A variable is a Lisp symbol which has a value. Variable names can contain any characters, but by convention they are words separated by hyphens. A variable can also have a documentation string, which describes what kind of value it should have and how the value will be used.
Lisp allows any variable to have any kind of value, but most variables
that Emacs uses require a value of a certain type. Often the value has
to be a string or a number. Sometimes we say that a certain feature is
turned on if a variable is “non-
nil,” meaning that if the
variable’s value is
nil, the feature is off, but the feature is
on for any other value. The conventional value to turn on the
feature—since you have to pick one particular value when you set the
Emacs uses many Lisp variables for internal recordkeeping, as any Lisp program must, but the most interesting variables for you are the ones that exist for the sake of customization. Emacs does not (usually) change the values of these variables; instead, you set the values, and thereby alter and control the behavior of certain Emacs commands. These variables are called options. Most options are documented in this manual and appear in the Variable Index (see Variable Index).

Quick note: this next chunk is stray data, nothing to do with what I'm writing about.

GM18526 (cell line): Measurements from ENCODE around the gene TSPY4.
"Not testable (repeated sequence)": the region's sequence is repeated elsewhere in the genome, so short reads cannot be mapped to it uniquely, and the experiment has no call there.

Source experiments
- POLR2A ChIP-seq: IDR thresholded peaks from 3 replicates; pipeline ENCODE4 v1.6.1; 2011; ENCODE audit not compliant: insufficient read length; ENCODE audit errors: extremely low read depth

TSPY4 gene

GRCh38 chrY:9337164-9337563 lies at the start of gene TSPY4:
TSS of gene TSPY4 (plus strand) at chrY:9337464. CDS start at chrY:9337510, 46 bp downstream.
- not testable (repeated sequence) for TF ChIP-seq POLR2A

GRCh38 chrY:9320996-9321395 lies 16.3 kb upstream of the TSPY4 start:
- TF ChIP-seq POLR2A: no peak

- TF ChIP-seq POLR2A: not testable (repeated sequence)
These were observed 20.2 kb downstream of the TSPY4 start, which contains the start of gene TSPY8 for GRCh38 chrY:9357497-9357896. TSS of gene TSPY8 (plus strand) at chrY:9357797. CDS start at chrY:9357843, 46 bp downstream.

One example of a variable which is an option is
specifies the position of the right margin (as a number of characters from
the left margin) to be used by the fill commands (see Filling).
|• Examining:||Examining or setting one variable’s value.|
|• Easy Customization:||Convenient and easy customization of variables.|
|• Edit Options:||Examining or editing list of all variables’ values.|
|• Locals:||Per-buffer values of variables.|
|• File Variables:||How files can specify variable values.|